(1 Kings 2:1-12)
January 6, 2007
The fear of departing the world without some sort of a legacy is a very real human concern. This crisis faced King David no less than any other person. As his days drew to an end, he, too, was concerned with the legacy he would leave. He thought that his legacy would be shaped by the behavior of his son, Solomon. He expressed this concern explicitly in his message to his son: \”I am going the way of all the earth; be strong and show yourself a man. Keep the charge of the Lord your God, walking in His ways and following His laws, His commandments and rules, and His admonitions as recorded in the teachings of Moses, in order that you may succeed in whatever you undertake and wherever you turn.\” (Verses 2-3 NJPS)
One Talmudic sage, however, took note of a different kind of legacy which he \”discovered\” in what he thought was an anomaly in the language of the haftarah\’s opening words. The New Jewish Publication Society translation ignores the peculiarity of the language, translating: \”When David\’s life was drawing to a close.\” (Verse 1). The old JPS translation, however awkward its language, better captures the actual Hebrew on which the sage bases his midrash: \”Now the days of David drew nigh (vayeekrvu yemei David) that he should die.\”
\”\’The days of David drew nigh\’ – Is it possible for \”days\” to die? Said Rabbi Samuel bar Nahmani: \’Righteous people, when they die, their days come to an end but they continue to exist, as it is written: \’Let the faithful exalt in glory; let them shout for joy from their graves (literally: beds), with songs to God in their throats.\’ (Psalm 149:5-6) Thus, we learn that even in their death, they give praise to the Holy One Blessed Be He.\” (Yalkut Shimoni 1 Kings Remez 169 Heman ed. p. 399)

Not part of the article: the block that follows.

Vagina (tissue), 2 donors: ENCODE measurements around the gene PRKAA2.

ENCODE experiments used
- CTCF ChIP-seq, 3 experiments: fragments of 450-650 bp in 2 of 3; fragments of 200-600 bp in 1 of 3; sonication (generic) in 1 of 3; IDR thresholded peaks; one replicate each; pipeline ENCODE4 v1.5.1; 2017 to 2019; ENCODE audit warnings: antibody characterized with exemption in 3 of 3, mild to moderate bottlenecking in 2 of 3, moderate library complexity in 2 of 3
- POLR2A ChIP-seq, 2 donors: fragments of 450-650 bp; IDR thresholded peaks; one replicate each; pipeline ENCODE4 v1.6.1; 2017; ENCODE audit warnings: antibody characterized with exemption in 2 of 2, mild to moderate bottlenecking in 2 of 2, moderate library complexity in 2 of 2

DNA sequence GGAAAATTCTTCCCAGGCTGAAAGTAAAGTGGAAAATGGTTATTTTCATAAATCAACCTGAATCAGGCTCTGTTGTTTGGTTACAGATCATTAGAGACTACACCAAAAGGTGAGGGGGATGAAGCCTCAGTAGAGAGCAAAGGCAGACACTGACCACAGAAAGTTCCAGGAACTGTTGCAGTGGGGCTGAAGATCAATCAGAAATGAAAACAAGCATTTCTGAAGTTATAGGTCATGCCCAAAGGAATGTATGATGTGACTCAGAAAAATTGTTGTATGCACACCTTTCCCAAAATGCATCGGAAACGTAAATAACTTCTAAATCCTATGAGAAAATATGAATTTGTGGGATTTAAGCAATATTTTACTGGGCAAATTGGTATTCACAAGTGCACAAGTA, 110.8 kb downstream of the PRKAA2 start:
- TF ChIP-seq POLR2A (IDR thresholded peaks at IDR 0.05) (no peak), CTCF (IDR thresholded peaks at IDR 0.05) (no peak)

For Rabbi Samuel bar Nahmani, the unusual phrasing of this verse taught a valuable lesson. The righteous do not die. They live on among the living in a number of ways. It is obvious that one lives on through one\’s progeny. David wanted to insure this in his final message to Solomon. They also live on through their acts of righteousness which sing God\’s praises even when they are in the grave. There is no greater way to live in perpetuity than to live a righteous life.
This study piece is offered as a service of the United Synagogue Conservative Yeshiva. It is prepared by Rabbi Mordechai (Mitchell) Silverstein, senior lecturer in Talmud and Midrash at the Conservative Yeshiva. He is a graduate of the Jewish Theological Seminary of America.
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